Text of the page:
The week between Christmas and New Years means different things to different people. For me, the activities during this week have changed over the years.
You may have heard of this week as “Betwixtmas,” “Crimbo Limbo,” or “The Merrineum.” It’s considered a strange time of eating leftovers and sleeping until noon.
When I worked, I’d often request this time off to combine with the two book-end holidays for a longer vacation. Depending on where paid holidays landed during the week, I could luxuriate in eleven days off at the ‘cost’ of only three days of vacation. Sweet!
I’d use this time to sleep in, read trash novels, hang out with friends and/or boyfriend and perhaps cook, craft, and party. It was a fun week that felt like stolen time. The week between Christmas and New Years wouldn’t always be about play and goofing off throughout my life due to increasing responsibilities and chores. I thought I’d have children at some point. And we know parents hardly ever get vacation days with no responsibility. However, the children never materialized.
I never spent this time between the holidays at home or with family which felt like an obligation and not much fun. I’d check in with my folks but invariably mumble something about a bustling hubbub of previous commitments that I needed the time off to complete. I don’t know if they fell for it, but no one complained.
When retirement came, everything changed. It came as no surprise that weekends and holidays would blend with every other day off. If anything, I’d resent when working people would interfere with my usual activities in town because they’d taken those days off like I used to. Suddenly, grocery stores were packed, parking lots were full, and there were just more people out and about. “Go back to work, people. This is my space, my retirement space!”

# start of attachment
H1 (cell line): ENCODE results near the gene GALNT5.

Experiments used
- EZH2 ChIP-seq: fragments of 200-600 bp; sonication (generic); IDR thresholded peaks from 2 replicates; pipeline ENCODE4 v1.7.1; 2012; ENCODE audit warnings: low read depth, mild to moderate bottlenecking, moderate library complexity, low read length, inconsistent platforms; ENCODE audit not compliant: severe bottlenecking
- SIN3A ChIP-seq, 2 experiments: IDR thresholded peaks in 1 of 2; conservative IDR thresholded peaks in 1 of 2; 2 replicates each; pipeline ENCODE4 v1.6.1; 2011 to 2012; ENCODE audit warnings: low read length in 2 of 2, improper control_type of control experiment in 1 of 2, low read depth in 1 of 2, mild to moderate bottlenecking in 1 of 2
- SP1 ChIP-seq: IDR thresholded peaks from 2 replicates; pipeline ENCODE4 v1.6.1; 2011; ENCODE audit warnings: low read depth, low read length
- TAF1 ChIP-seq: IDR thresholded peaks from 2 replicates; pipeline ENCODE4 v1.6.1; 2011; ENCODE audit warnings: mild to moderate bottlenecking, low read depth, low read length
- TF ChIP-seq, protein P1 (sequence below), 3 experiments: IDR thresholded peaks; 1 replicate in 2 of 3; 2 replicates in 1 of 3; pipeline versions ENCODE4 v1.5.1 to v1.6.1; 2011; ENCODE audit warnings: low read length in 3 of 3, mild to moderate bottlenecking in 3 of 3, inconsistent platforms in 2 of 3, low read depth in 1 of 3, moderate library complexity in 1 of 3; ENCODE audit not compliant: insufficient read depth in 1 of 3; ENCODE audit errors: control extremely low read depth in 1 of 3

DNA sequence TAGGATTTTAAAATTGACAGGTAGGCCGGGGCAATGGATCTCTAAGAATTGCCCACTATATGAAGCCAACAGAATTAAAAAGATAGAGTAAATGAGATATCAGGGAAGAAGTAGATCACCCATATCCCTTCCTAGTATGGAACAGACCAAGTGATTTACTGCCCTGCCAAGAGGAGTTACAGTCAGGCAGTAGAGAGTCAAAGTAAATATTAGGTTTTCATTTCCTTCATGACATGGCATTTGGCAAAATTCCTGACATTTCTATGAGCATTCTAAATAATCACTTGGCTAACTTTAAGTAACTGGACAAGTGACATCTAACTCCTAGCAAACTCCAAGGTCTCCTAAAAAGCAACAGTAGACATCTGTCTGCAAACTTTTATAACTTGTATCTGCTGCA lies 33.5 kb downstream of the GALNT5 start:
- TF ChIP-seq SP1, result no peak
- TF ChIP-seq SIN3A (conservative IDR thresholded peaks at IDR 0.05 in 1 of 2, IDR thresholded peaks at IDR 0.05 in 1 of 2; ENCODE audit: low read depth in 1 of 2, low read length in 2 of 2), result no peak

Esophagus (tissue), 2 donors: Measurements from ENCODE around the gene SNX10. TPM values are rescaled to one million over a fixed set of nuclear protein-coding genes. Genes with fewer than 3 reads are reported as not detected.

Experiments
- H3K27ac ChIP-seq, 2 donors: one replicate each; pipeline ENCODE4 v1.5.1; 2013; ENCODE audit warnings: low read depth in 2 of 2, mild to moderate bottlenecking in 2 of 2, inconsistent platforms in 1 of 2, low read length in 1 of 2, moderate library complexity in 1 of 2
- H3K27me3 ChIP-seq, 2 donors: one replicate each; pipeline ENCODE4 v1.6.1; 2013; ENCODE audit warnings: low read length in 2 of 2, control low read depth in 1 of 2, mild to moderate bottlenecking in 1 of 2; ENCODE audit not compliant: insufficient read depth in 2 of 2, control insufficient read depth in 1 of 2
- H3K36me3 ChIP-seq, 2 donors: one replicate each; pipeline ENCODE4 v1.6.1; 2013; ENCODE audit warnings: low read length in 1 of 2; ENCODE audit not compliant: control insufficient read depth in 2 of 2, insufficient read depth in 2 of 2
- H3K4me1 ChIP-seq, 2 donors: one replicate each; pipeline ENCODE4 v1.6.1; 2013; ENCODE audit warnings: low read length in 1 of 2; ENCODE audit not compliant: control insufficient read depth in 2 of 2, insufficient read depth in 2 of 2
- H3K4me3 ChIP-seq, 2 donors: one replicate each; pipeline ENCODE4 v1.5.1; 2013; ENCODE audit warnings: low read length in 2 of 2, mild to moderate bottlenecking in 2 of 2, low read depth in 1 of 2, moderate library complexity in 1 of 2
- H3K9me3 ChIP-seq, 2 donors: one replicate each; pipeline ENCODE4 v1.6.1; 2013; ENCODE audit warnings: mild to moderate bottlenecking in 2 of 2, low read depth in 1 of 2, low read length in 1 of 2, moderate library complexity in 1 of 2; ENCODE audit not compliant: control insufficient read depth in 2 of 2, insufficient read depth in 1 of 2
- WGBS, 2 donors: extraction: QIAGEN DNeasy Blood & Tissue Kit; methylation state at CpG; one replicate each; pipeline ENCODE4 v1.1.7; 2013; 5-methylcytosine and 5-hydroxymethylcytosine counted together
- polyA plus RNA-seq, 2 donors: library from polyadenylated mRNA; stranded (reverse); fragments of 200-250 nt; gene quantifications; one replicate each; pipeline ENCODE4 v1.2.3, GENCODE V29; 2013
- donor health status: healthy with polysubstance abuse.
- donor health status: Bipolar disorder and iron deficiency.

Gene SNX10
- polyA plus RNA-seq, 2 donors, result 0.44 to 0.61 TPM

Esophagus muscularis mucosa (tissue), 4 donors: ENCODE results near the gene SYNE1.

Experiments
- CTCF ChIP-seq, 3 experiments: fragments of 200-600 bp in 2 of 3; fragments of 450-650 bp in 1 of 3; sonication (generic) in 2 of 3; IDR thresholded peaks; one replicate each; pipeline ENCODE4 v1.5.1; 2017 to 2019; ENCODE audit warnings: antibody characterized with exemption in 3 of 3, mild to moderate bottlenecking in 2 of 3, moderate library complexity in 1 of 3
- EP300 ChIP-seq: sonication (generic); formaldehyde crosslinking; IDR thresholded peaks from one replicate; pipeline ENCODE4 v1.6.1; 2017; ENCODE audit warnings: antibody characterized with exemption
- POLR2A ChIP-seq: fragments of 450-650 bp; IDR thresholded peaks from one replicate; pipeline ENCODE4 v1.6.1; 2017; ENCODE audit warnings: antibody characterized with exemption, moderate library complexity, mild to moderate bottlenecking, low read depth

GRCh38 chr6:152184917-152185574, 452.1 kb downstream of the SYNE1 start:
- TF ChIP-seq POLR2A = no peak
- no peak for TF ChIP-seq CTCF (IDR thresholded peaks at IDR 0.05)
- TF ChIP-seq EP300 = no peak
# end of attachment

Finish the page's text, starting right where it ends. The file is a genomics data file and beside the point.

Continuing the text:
Over the years I’ve learned to appreciate this week by staying at home. Staying at home is something most of us have gotten good at over the last two years. I’m prepared with food, books, crafts, and anything else I might need and don’t have to fight shoppers or people partying and doing all those things I used to do. These days I prefer being home.
What do you do during the time between Christmas and New Years? Do you have a standing tradition or do you mix it up from year to year?
I had fun noticing that people on Twitter share their fun experiences during this time, with more tweets here. In addition, if you’re looking for some ideas about what to do during these days, Living on the Cheap has some great suggestions.
Enjoy the holidays, whether created by your employer or by yourself, and be safe.